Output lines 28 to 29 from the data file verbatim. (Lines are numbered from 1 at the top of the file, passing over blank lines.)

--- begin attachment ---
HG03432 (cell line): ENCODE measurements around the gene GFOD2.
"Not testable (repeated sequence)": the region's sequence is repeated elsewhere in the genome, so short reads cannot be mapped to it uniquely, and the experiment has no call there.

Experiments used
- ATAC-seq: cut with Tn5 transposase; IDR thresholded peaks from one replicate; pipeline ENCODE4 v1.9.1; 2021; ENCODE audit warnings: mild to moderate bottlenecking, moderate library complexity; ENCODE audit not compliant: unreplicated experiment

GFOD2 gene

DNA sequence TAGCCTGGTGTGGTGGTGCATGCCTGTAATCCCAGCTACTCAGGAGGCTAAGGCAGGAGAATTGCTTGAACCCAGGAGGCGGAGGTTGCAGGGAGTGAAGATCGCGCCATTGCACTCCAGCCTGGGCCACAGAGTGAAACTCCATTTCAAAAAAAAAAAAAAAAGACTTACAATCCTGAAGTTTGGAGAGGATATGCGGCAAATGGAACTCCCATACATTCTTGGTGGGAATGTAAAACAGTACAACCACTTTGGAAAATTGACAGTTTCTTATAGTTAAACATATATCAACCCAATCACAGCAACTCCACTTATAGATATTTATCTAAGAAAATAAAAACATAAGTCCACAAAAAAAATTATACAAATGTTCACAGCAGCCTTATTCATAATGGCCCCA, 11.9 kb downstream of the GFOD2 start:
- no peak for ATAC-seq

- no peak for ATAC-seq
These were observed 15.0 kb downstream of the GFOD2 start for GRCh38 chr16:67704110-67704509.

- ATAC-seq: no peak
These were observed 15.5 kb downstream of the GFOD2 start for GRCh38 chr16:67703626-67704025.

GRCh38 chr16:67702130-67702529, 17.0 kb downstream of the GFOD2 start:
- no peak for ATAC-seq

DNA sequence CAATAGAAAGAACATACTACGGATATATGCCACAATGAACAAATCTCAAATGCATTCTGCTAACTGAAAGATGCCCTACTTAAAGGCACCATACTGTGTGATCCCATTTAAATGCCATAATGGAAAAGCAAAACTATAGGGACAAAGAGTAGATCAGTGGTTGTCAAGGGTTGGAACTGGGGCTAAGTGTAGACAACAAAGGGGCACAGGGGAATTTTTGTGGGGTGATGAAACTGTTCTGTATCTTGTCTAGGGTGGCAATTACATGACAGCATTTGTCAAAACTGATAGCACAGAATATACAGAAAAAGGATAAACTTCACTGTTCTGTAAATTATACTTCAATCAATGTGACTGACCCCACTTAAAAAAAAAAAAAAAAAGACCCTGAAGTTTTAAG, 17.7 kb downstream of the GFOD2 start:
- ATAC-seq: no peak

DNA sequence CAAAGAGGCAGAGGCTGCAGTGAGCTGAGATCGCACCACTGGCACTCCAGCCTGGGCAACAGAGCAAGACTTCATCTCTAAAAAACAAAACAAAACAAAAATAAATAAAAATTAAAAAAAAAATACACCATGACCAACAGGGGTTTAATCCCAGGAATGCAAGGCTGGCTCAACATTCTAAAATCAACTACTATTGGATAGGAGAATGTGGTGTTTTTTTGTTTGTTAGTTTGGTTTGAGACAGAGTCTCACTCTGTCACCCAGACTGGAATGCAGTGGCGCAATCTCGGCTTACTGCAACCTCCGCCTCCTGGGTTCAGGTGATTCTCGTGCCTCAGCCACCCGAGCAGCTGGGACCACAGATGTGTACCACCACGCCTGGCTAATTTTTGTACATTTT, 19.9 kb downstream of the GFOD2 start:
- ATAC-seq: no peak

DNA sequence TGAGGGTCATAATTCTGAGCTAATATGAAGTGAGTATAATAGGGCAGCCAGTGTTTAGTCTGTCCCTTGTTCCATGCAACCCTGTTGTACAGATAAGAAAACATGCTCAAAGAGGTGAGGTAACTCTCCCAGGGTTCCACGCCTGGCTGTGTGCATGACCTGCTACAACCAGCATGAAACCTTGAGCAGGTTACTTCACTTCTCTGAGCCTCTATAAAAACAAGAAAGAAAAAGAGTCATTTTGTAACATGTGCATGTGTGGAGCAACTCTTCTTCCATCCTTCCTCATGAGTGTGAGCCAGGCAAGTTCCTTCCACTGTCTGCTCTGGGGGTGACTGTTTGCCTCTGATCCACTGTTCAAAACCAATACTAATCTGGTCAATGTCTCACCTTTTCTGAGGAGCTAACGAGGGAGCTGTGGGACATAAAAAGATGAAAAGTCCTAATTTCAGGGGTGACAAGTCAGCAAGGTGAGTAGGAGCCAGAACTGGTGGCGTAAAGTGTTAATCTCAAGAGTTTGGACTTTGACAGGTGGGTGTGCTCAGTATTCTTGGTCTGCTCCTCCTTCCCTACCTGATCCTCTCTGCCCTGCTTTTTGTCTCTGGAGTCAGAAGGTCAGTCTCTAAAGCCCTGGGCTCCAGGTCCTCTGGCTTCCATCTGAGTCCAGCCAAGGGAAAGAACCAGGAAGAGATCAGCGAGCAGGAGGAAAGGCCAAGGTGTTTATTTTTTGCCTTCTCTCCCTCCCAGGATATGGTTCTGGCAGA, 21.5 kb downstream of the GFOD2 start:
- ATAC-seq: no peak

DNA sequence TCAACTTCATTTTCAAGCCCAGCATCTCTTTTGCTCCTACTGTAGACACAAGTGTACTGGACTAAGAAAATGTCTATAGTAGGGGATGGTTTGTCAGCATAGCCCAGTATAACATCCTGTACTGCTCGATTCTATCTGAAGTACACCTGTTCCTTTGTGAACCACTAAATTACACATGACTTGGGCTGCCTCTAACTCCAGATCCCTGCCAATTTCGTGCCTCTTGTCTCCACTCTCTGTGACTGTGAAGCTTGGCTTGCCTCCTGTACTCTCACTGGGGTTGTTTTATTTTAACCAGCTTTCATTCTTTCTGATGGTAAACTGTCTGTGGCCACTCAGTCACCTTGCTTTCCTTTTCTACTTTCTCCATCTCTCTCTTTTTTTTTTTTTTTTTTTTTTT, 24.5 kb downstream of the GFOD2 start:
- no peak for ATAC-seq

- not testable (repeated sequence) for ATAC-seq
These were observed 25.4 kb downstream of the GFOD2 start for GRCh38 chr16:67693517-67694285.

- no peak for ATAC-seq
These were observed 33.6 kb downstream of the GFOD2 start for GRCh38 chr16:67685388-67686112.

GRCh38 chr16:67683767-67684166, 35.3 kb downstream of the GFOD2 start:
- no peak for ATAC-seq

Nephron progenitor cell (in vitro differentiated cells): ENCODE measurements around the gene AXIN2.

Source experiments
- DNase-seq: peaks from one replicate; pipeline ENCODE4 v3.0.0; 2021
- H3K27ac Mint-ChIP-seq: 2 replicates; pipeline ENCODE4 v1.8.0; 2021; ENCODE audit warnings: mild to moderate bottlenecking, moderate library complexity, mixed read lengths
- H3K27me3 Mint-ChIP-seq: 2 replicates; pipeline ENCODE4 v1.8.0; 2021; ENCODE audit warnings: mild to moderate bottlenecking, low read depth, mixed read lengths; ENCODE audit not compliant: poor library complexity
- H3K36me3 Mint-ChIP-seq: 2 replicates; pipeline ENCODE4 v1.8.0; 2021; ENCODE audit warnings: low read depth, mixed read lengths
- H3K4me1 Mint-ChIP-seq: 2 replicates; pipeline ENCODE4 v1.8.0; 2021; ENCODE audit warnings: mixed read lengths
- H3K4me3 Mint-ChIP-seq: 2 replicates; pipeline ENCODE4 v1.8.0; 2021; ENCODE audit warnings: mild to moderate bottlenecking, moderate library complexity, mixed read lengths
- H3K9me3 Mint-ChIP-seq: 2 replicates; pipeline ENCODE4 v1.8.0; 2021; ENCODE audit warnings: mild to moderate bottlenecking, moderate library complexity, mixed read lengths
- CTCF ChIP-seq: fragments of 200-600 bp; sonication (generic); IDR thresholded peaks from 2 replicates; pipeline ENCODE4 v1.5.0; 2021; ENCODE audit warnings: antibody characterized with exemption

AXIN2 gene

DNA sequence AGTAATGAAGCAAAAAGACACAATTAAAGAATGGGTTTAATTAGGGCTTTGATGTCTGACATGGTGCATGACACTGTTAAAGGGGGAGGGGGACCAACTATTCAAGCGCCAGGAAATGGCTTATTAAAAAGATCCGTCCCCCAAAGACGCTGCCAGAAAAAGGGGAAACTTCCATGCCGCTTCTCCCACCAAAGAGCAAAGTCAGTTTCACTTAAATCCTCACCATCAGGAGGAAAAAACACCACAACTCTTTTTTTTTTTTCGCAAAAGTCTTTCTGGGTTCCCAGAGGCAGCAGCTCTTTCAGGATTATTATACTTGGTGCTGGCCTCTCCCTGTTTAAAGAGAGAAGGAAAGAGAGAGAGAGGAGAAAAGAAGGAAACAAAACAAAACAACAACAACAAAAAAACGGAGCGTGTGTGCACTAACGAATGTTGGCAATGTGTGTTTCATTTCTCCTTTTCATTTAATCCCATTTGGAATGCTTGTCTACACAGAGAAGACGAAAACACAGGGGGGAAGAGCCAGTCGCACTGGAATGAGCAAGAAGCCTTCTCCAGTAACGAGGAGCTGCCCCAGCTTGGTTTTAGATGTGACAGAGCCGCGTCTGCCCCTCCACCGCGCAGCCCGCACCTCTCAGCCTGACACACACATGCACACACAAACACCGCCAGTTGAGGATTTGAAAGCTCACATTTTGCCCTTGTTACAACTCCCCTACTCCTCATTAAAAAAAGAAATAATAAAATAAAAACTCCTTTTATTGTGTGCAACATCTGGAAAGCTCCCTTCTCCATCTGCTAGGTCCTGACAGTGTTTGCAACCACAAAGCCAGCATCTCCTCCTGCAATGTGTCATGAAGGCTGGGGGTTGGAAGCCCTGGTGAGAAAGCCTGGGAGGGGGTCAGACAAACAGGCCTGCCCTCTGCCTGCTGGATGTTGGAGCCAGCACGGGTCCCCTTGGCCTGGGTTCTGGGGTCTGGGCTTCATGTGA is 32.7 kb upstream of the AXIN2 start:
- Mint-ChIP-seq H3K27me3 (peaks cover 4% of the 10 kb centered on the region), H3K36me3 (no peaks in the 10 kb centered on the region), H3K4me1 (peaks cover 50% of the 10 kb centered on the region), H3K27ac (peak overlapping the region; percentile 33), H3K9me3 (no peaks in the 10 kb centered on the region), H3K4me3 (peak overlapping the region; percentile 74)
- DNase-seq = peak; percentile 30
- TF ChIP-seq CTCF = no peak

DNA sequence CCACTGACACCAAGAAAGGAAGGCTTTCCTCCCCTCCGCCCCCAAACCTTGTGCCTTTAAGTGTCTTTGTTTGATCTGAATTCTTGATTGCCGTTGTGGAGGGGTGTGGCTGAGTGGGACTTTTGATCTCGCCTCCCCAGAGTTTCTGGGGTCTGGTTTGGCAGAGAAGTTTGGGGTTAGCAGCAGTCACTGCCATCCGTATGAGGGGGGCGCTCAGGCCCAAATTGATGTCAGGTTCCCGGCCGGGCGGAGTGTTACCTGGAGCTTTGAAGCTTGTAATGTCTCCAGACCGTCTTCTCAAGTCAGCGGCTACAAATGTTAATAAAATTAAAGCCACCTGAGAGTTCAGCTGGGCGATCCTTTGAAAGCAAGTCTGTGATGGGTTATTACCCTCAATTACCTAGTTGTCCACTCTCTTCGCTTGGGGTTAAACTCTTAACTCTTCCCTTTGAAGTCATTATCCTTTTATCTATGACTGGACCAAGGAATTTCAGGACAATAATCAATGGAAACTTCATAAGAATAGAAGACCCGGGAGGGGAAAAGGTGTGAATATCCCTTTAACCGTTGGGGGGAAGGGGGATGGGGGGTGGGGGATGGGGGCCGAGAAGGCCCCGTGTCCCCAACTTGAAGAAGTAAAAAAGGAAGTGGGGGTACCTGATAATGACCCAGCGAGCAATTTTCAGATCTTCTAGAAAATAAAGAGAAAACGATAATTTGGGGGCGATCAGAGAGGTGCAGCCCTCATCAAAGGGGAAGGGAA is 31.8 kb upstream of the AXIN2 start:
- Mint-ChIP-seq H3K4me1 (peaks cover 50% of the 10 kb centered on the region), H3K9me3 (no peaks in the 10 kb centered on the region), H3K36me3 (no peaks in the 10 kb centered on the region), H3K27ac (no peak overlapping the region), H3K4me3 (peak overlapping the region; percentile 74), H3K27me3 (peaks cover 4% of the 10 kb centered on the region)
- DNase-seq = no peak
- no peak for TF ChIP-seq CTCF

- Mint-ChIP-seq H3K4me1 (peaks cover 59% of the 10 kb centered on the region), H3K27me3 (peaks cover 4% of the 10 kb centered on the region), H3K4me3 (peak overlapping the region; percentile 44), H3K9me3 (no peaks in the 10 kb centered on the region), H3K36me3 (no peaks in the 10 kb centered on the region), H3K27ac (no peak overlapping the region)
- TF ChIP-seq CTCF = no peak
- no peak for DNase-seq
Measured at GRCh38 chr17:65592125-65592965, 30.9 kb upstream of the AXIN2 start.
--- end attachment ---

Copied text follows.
Nephron progenitor cell (in vitro differentiated cells): ENCODE measurements around the gene AXIN2.

Source experiments